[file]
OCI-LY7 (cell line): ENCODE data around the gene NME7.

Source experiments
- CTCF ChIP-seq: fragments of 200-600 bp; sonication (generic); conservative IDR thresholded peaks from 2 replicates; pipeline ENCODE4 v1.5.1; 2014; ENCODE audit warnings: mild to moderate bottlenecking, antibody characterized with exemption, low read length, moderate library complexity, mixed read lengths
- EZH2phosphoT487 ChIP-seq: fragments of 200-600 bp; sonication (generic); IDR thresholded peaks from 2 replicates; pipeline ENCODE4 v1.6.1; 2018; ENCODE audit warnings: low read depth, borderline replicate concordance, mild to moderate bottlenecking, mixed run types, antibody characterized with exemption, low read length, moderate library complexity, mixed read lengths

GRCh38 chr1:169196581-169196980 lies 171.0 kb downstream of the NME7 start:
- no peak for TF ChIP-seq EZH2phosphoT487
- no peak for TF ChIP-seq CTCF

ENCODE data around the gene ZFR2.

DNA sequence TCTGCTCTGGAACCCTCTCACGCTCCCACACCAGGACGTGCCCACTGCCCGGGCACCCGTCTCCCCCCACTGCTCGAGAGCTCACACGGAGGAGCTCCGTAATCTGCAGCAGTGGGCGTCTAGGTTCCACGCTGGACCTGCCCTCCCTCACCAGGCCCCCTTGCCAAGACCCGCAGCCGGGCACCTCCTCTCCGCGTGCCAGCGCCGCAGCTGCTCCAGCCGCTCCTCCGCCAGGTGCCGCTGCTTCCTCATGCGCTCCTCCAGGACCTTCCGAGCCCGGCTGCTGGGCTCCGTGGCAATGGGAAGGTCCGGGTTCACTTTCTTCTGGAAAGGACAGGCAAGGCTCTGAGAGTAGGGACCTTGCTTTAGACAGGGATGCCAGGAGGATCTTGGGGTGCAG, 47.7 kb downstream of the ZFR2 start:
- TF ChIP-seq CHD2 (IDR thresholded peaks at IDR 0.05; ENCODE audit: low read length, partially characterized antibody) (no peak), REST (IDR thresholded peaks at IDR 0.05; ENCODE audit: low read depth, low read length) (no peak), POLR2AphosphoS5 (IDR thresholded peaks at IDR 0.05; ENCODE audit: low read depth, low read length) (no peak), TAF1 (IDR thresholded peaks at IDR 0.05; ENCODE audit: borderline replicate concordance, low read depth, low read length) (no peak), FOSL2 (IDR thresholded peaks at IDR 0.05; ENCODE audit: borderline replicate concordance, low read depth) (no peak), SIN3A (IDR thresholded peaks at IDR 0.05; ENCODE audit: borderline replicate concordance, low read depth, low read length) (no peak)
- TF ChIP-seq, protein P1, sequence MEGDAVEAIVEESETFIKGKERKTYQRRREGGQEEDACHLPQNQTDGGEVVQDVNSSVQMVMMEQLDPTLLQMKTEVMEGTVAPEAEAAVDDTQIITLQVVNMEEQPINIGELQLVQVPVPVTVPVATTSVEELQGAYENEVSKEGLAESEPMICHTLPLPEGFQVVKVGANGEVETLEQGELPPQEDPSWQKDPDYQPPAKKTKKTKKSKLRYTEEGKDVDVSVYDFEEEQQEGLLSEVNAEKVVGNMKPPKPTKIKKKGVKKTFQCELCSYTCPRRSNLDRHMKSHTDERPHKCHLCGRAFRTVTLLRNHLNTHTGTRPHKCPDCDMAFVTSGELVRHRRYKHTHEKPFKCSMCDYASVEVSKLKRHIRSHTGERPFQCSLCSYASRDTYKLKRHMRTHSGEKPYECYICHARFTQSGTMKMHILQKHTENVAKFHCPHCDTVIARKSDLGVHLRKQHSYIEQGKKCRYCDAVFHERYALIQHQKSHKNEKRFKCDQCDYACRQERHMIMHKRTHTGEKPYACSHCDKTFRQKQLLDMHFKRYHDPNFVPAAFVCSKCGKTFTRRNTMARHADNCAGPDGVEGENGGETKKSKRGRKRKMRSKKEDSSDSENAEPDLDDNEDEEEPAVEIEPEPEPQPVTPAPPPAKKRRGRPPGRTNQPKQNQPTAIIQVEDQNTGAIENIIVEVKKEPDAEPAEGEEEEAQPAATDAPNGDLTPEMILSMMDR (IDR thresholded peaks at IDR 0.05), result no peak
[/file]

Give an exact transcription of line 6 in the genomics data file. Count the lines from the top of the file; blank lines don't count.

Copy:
- no peak for TF ChIP-seq EZH2phosphoT487